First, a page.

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There were three people in my house.

Monita was in the bathroom applying lipstick. Peters was in the kitchen burning toast. And Arkwood was in the lounge, lounging.

‘Get your dirty boots off my sofa,’ I screamed, kicking his hiking boots with my bare foot.

She appeared, with misplaced red lipstick. ‘No mirror deary, oh what a mess.’

I leapt to the Oculus Rift virtual reality headset, cranking up my C++ Microsoft Visual Studio application (with the Oculus SDK for Windows).

‘Put this on,’ I said proudly, ‘it has a mirror!’

I had coded some OpenGL environment mapping to reflect the mountains and lake of my skybox on the surface of some floating containers. Learn OpenGL article Cubemaps has all the detail.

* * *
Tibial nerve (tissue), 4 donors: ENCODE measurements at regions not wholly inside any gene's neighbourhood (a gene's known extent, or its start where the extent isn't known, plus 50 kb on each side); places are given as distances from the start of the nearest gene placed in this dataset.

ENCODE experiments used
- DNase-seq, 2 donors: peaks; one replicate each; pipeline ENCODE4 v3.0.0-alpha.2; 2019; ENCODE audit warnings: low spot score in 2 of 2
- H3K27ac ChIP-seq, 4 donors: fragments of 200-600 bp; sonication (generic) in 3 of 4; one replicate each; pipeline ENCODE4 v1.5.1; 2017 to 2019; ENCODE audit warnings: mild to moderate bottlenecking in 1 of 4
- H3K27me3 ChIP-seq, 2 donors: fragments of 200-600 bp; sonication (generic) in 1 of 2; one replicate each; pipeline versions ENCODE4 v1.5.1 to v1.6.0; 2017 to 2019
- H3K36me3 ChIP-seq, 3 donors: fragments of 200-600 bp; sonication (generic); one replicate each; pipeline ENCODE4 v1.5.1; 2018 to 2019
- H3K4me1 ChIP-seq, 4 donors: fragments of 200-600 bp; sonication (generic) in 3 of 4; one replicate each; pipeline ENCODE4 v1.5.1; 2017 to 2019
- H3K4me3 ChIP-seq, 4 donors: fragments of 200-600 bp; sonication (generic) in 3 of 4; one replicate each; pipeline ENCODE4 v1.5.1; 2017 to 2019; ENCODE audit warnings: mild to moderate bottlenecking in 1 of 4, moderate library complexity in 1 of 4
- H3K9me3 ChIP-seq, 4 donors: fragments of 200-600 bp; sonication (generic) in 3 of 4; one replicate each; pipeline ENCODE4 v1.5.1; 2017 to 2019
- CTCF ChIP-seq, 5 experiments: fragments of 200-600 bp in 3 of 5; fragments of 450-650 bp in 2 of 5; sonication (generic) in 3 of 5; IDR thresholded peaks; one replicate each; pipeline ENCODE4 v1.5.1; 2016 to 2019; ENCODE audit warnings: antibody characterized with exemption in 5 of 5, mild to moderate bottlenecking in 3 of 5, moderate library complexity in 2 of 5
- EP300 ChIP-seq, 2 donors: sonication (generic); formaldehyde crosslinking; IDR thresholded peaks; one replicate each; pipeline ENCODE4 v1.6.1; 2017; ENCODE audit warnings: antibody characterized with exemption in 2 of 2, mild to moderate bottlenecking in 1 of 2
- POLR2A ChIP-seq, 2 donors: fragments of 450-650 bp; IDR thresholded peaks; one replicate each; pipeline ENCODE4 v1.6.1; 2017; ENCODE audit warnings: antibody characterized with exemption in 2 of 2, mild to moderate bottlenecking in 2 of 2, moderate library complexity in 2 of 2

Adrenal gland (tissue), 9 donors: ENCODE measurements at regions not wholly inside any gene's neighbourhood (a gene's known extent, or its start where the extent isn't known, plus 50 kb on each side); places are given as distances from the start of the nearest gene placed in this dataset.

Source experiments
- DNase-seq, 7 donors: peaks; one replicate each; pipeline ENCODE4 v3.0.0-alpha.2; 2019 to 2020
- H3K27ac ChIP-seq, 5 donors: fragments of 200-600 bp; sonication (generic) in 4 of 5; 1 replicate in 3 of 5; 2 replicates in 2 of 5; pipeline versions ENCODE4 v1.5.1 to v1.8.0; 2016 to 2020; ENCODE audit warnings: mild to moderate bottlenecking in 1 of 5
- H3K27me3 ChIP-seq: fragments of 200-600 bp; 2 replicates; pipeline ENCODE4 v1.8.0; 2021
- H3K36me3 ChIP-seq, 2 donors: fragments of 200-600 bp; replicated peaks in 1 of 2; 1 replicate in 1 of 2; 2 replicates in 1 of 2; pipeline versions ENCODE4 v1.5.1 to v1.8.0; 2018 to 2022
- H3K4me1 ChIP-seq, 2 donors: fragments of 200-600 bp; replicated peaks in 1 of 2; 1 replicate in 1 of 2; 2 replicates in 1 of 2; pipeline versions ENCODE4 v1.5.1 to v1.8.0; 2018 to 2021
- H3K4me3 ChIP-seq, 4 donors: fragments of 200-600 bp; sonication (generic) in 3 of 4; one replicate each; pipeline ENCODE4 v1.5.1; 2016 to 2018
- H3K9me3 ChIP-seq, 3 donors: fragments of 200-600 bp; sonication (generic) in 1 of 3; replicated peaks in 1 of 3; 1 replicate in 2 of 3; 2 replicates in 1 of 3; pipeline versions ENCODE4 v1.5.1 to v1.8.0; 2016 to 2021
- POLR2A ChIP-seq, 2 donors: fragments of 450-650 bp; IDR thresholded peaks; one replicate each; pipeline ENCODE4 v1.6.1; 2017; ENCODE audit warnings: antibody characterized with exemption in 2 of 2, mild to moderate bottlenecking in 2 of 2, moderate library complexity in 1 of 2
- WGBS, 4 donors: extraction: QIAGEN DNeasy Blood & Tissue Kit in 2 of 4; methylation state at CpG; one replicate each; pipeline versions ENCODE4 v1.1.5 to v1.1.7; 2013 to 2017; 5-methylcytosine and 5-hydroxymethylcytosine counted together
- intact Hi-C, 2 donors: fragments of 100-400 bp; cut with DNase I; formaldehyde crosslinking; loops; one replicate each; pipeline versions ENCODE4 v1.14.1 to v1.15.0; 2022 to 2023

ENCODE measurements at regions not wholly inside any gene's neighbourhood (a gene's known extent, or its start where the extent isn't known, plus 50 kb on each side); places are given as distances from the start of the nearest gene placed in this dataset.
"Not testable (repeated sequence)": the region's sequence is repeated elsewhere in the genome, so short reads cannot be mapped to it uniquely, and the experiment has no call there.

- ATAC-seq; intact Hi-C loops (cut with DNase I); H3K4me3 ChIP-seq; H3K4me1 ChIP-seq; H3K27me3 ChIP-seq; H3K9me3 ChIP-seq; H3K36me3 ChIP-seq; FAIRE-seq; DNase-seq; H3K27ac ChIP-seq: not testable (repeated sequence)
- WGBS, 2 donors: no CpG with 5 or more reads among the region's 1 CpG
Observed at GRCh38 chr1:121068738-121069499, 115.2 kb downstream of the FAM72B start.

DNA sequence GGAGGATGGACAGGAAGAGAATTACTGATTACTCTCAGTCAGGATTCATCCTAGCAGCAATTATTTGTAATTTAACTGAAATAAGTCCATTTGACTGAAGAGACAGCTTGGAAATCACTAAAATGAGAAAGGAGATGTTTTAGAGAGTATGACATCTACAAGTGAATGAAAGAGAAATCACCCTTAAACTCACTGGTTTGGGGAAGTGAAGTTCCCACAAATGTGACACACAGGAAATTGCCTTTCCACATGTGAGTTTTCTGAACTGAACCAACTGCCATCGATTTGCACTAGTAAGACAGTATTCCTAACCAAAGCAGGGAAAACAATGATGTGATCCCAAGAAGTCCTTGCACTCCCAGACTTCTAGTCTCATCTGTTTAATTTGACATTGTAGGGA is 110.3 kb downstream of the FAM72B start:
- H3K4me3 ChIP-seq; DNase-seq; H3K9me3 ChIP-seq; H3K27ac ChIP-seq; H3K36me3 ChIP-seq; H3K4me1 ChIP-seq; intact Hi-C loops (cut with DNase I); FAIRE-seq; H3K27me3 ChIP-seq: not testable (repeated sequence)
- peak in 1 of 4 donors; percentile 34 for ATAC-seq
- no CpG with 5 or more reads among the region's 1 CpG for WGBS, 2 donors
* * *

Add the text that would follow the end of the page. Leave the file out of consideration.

Here’s a video of Monita exploring the reflections of the vast outdoors:

The fragment shader of each container works out the reflection of the viewing direction, and uses it to sample the skybox texture.

Monita said, ‘What use are these mirrors to me, honey? They help no with the makeup.’ She pouted.

I was about to point out that the lipstick on her face already looked like a line of mountains when Peters walked through with sooted toast, setting off the fire alarm. The piercing sound gave Arkwood the shock of his life, and he crashing into the glass coffee table, sending reflective shards everywhere. Which I trod on with my bare feet, as I rushed to help.

Peters chomped on a slice of toast and bellowed, ‘Keep the noise down!’ So I kicked him square in the testicles with my blooded foot.

But anyway, you probably just wanted to know about OpenGL environment mapping and reflection.